Despite periodic rants from literary critics that chick lit shouldn't be allowed in print and fearful speculation from chick-lit writers that the genre has peaked, this trendy offshoot of romance is alive and well and filling local bookstores with pink cover art. In fact, the form has prospered so enormously that nearly every sector of popular fiction hopes to institute its own particular version.
Well, that sounds very nice. Chick lit continues to prosper. But wait. Have you clicked over to the article yet? When you do, you'll see this in bold print under the headline:
Is chick lit on the way out? Don't bet your Blahniks. Instead, the genre has branched out into surprising new arenas, offering great opportunities for aspiring novelists—and even nonfiction writers.
Yes, of course they had to bring up shoes, didn't they? Because we are, after all, talking about chick lit. And people hear "chick lit" and think "shoes" just like they hear "romance novel" and think "bodice-ripper." That's why this raised my eyebrows:
What has changed is the reader's appreciation for the depth of character and circumstances that this topic can cover, [literary agent Nadia] Cornier says. "The novels are no longer just about owning that great pair of shoes. Chick lit, in all its recently varied forms, focuses on women's lives and tribulations in a fun-filled way
Strange. A few years ago, if you had dared to suggest the novels were about little more than self-absorbed, cappucino-guzzling young women searching for the perfect designer handbag, chick lit fans would have swarmed over you and pecked you until you promised to show some respect for their genre. Chick lit is not just about owning that great pair of shoes, they shrilled back then. Chick lit comes in varied forms and focuses on women's lives and tribulations in a fun-filled way.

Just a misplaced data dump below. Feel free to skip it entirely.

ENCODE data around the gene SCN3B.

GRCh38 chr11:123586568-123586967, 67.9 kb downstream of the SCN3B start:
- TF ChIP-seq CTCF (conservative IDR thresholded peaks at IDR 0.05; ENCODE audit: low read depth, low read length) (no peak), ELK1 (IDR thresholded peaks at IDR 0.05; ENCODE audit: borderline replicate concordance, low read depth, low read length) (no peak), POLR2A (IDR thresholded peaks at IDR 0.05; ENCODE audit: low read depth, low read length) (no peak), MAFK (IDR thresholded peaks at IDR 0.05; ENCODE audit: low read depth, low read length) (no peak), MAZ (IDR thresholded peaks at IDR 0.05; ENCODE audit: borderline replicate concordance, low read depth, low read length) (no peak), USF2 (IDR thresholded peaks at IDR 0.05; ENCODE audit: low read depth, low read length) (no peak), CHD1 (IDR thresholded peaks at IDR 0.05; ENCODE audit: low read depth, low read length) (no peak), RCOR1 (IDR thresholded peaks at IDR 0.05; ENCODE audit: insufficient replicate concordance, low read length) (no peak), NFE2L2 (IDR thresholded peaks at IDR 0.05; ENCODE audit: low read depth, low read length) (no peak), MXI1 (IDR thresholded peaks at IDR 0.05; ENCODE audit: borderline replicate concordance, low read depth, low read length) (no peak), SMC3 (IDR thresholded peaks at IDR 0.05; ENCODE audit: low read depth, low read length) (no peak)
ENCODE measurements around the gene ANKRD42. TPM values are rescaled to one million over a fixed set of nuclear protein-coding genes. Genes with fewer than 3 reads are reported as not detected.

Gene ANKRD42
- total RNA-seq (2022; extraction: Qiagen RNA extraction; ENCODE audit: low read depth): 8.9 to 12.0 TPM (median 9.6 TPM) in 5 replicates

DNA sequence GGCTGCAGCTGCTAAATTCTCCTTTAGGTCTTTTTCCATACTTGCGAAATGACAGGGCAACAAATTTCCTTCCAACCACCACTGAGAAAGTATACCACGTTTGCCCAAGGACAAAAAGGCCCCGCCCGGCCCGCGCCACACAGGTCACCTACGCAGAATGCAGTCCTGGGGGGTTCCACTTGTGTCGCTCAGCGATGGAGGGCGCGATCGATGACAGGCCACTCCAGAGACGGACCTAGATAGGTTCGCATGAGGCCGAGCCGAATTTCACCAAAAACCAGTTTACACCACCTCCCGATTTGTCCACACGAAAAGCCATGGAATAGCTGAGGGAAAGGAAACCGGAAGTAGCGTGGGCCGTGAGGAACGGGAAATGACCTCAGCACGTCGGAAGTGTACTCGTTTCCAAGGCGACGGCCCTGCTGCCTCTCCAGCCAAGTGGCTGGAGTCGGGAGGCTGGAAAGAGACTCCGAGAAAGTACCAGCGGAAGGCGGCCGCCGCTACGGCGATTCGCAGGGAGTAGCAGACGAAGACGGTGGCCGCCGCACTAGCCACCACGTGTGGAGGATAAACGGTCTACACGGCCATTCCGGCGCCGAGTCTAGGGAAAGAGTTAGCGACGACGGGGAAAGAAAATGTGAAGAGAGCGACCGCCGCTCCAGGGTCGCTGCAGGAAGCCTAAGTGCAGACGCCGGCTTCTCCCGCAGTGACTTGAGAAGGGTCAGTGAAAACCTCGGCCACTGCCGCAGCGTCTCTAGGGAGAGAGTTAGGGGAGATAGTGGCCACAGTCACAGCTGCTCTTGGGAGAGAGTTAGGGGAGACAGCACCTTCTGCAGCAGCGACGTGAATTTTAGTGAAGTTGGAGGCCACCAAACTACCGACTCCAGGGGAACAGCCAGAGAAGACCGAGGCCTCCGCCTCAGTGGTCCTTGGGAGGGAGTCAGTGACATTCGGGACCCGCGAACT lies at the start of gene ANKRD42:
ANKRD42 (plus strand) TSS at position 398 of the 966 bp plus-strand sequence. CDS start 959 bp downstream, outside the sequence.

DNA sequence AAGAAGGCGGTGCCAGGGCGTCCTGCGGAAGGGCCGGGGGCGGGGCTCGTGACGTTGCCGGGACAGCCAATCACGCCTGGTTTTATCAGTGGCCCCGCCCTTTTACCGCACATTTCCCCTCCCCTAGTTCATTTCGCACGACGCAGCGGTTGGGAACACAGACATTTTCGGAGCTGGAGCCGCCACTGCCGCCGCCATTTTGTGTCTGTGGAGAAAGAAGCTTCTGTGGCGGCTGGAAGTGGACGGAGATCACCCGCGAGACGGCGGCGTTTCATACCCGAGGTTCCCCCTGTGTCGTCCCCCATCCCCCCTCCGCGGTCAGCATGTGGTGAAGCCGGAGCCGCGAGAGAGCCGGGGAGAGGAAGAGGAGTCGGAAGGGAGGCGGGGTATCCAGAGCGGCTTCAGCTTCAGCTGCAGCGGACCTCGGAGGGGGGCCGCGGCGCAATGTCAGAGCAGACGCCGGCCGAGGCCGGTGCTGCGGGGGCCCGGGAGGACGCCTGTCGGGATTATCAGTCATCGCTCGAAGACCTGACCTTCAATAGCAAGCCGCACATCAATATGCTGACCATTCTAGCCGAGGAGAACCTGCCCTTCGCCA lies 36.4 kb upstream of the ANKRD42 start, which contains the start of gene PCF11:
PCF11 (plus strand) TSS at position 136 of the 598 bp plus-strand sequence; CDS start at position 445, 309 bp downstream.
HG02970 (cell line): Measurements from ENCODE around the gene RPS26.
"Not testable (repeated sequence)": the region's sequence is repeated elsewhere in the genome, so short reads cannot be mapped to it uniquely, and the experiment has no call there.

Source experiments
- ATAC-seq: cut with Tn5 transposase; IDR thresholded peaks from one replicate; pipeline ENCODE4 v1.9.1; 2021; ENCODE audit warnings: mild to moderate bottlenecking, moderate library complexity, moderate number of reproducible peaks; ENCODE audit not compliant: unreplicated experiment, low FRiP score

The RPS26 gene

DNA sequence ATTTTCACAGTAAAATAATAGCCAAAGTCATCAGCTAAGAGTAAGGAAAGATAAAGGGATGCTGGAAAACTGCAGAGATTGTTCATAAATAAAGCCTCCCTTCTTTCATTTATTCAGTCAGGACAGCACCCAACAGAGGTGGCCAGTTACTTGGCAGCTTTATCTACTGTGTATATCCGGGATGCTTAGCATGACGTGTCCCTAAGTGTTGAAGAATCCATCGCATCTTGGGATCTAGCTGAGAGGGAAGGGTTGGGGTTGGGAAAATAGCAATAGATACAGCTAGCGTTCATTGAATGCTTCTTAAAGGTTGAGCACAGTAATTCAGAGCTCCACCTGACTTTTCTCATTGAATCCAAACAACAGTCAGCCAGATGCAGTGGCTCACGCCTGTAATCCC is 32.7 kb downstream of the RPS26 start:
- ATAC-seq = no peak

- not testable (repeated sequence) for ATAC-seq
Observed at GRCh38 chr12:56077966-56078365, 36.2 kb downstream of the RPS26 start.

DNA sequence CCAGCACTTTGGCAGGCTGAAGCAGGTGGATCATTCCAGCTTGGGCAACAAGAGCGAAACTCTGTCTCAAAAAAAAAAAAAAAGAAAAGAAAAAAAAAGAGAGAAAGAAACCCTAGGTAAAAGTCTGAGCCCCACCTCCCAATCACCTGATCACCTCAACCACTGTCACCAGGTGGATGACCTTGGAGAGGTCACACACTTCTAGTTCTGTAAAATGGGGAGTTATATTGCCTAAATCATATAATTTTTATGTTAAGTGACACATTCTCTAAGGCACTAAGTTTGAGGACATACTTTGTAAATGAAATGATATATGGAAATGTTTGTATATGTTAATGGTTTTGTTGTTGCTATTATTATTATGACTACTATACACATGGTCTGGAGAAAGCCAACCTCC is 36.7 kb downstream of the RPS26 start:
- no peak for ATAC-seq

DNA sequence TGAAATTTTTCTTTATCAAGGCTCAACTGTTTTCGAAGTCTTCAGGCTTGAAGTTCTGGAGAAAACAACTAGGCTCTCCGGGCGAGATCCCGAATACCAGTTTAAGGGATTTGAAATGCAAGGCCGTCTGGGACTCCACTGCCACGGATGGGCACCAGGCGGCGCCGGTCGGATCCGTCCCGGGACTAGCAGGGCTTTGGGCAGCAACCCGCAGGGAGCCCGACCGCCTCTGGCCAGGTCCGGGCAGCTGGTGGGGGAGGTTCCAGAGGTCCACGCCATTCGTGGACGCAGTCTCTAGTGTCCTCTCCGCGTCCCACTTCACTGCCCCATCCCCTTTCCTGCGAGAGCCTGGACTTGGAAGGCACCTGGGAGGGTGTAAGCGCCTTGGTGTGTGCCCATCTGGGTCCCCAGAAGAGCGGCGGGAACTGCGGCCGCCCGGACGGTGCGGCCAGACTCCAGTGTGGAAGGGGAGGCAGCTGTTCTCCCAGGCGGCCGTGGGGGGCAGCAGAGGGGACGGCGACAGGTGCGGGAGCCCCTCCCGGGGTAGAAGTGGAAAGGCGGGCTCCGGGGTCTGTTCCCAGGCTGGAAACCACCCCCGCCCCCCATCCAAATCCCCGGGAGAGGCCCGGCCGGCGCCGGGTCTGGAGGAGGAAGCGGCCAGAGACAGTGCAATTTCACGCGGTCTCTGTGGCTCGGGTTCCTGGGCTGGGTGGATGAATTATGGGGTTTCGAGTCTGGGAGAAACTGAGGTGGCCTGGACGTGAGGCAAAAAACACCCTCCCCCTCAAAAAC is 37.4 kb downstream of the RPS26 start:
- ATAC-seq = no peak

Now we're being told that chick lit is here to stay because it has grown; it has moved beyond its former giddy focus on shopping and shoes.
I'm confused. Either chick was exactly what some of us accused it of being or it was not. And if it wasn't all about the shoes, then why are the people who love it so eager to to have us believe the genre has grown up?
Chick lit lovers and haters, have your say in the comments.
UPDATED 2:38 PM (EST)
A just received an e-mail from Christian chick lit author Kristin Billerbeck, who said this Writer's Digest article, which carries a dateline of February 11, 2008, is in fact a few years old. She was interviewed for the article and was quoted in it, but I didn't see that because the article is showing up in my browser (even after refreshing) as a single page--and Kristin is not mentioned on the first page.
To get some idea of just how old the article might be, I looked up a couple of the book titles it mentions. They were published in 2004.
I can't imagine why WD would run an old article under a new dateline, but there it is.